At the time, European Commissioner for migration, home affairs and citizenship, Dimitris Avramopoulos, said the dark web “is growing into a haven of rampant criminality”.

While the anonymity of the dark web is making things extremely difficult with regard to enforcing IP rights, it is not completely impossible.

“International brand owners often team up with highly sophisticated investigators. Many such investigation companies have ex-security services professionals working with them and can find ways not open or invisible to the likes of you and me,” adds Lister.

“It’s not as though you see a fake T-shirt and make a test purchase, it is not that easy. You have to nail how to get inside as the URLs are not available openly.”

He adds that enforcement is largely left to larger companies, as they are generally the only ones which can realistically do it as the cost is quite prohibitive and deep pockets are required.

“Access to the dark web is often by invitation only in many ways and you can’t find the sites. It thrives on anonymity and there is no way of searching for and identifying sellers or purchasers without highly sophisticated help.”

Combating fraudsters

Michelle Mancino Marsh, partner at Arent Fox, echoes these views, saying that law enforcement agencies worldwide are working to combat infringers on the dark web but they are “in need of assistance from brand owners”.

“If infringing goods or other illegal activities are detected on the dark web, it is best to contact and coordinate with law enforcement. Without the right experience and tools it may be fruitless to go after infringers on your own.

“For example, attempting standard enforcement procedures such as sending cease and desist letters would be futile. Once an infringer has been identified, it would be prudent to involve law enforcement for further action.”

One of the biggest browsers for the dark web is Tor, which is free to all and enables anonymous browsing and communication.

Once on the browser, one can access normal pages as usual, but some of the more potentially dangerous sites are by invitation only.

Many sites such as BBCiPlayer don’t allow you to watch videos using Tor alone, and no search results are possible from Google.

The first study into the dark web in 2016 by researchers at King’s College London found that Tor holds an “overwhelming amount” of illicit and illegal content.

It found that 57% of the sites designed for Tor—known as .onion sites—facilitate criminal activity, including drugs, illicit finance, and extreme pornography.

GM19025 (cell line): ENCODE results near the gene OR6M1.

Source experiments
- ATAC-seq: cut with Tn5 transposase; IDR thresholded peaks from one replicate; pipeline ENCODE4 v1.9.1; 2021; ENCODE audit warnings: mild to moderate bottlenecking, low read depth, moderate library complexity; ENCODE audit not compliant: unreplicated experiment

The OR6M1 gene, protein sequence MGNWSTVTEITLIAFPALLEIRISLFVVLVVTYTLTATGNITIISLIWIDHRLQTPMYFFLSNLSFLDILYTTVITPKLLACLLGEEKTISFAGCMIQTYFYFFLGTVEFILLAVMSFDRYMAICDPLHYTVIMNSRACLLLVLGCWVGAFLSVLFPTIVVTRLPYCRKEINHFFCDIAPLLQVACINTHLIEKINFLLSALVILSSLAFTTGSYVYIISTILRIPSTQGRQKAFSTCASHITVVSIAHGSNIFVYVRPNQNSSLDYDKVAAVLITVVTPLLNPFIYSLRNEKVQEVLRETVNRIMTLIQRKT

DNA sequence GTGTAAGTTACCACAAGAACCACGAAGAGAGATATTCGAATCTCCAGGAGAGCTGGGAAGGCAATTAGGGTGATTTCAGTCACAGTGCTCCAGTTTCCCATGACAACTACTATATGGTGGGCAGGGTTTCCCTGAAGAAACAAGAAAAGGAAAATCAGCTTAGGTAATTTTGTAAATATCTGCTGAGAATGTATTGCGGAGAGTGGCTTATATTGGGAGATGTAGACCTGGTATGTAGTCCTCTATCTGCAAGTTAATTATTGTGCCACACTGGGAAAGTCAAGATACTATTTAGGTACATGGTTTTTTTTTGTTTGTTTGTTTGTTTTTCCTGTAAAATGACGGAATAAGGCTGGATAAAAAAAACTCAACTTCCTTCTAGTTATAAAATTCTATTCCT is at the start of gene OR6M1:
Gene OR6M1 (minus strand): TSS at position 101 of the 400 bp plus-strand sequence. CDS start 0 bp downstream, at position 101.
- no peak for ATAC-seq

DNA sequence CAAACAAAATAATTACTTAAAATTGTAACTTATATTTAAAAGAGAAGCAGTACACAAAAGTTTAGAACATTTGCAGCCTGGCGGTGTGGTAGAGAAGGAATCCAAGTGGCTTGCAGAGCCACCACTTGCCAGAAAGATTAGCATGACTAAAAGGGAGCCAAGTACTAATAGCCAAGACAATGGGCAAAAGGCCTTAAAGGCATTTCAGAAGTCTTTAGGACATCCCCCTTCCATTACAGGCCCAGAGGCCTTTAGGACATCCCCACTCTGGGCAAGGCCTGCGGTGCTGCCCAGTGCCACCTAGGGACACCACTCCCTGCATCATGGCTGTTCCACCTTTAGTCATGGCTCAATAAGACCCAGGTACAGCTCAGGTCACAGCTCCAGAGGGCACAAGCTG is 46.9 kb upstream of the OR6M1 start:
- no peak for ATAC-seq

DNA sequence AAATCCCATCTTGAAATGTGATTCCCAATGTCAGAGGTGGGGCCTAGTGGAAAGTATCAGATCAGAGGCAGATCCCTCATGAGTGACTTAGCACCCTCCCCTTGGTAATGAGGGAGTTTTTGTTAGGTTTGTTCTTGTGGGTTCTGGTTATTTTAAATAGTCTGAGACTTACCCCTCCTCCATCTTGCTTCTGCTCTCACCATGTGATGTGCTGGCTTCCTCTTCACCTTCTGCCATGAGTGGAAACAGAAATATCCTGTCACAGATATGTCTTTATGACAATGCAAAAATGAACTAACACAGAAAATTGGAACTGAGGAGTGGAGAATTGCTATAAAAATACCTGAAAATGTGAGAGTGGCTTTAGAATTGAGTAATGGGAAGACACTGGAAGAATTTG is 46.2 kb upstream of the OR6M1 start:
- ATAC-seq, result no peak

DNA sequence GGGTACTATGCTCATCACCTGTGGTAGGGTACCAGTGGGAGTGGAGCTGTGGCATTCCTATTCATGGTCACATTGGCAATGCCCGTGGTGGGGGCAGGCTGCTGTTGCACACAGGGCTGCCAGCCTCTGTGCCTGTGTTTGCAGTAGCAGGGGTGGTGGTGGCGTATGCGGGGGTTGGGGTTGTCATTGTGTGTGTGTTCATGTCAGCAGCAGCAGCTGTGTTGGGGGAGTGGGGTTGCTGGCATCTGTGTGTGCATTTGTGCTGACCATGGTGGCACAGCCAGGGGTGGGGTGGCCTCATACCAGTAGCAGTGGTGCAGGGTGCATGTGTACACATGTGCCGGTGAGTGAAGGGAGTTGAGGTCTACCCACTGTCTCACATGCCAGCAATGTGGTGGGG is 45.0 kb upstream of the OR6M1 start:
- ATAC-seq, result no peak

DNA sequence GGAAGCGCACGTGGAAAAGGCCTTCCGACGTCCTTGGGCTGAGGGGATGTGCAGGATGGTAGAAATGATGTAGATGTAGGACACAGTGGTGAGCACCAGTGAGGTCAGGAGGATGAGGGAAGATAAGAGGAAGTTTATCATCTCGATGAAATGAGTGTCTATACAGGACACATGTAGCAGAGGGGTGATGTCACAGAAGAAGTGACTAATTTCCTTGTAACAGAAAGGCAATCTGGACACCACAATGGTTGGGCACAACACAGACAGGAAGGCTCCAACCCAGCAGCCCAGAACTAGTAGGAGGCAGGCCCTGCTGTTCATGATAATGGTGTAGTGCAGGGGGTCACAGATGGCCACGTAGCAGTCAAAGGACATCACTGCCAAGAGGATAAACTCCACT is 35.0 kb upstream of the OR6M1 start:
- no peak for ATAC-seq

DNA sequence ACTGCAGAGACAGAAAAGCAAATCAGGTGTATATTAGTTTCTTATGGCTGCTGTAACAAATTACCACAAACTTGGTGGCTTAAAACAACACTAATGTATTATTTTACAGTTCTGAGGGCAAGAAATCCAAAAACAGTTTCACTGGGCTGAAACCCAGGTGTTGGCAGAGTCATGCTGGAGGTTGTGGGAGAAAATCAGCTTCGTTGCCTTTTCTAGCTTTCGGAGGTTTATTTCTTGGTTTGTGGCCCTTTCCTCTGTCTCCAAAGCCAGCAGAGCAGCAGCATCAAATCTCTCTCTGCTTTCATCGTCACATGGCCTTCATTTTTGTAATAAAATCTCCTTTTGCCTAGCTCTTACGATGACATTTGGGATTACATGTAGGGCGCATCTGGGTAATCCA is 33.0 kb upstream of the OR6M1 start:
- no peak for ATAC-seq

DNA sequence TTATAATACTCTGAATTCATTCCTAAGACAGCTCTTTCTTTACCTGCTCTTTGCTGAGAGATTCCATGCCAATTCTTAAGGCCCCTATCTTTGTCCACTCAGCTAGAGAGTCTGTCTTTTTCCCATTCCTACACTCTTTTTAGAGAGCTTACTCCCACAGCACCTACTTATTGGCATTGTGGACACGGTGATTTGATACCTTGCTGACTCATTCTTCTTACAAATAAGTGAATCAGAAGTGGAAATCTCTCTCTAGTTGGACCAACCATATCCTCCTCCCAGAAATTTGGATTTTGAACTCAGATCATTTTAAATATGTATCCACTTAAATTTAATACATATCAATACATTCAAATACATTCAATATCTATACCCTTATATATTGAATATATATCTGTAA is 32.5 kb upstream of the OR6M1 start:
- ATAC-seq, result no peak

“We expected something along these lines,” said Thomas Rid, professor of security studies at King’s College London and co-author of the study. “Previous studies have established that it’s a pretty nasty place.”

One may be forgiven for thinking that given the complexity and cost of investigations into the dark web, there may be other more pressing concerns with regard to brand protection, and the dark web simply may not be top of the priority list.

However, Marsh says: “Trademark holders should be paying closer attention to the  dark web.

“Companies must be vigilant in monitoring and tracking down conduct that can harm their brands, their retailer relationships and their bottom line.

“First, though, a company needs to assess its risk level and how attractive their brand or products may be on the dark web. For some companies, such as luxury goods makers, that assessment may be easy but for others, it may not be so obvious.

“For example, things such as car parts, semiconductors and other high-tech items may be highly sought after on the dark web.”

With large companies and worldwide enforcement agencies spending large sums on enforcement, criminals may have to go further into the dark web to avoid detection, and be wary of who is ‘invited’ in.

But Lister concludes: “The problem with the dark web for brand owners is that it represents the ‘unknown unknown’—they do not and cannot know the full extent of it. If they can’t trace it they can’t police it.

“This is a big deal for brand owners. The trouble is, at the moment the risk is increasing—as investigators become more sophisticated in tracking down dark sites, so the sites themselves become more sophisticated in cloaking themselves. The only positive is that the deeper they go, the more difficult it is for their market to 
find them.”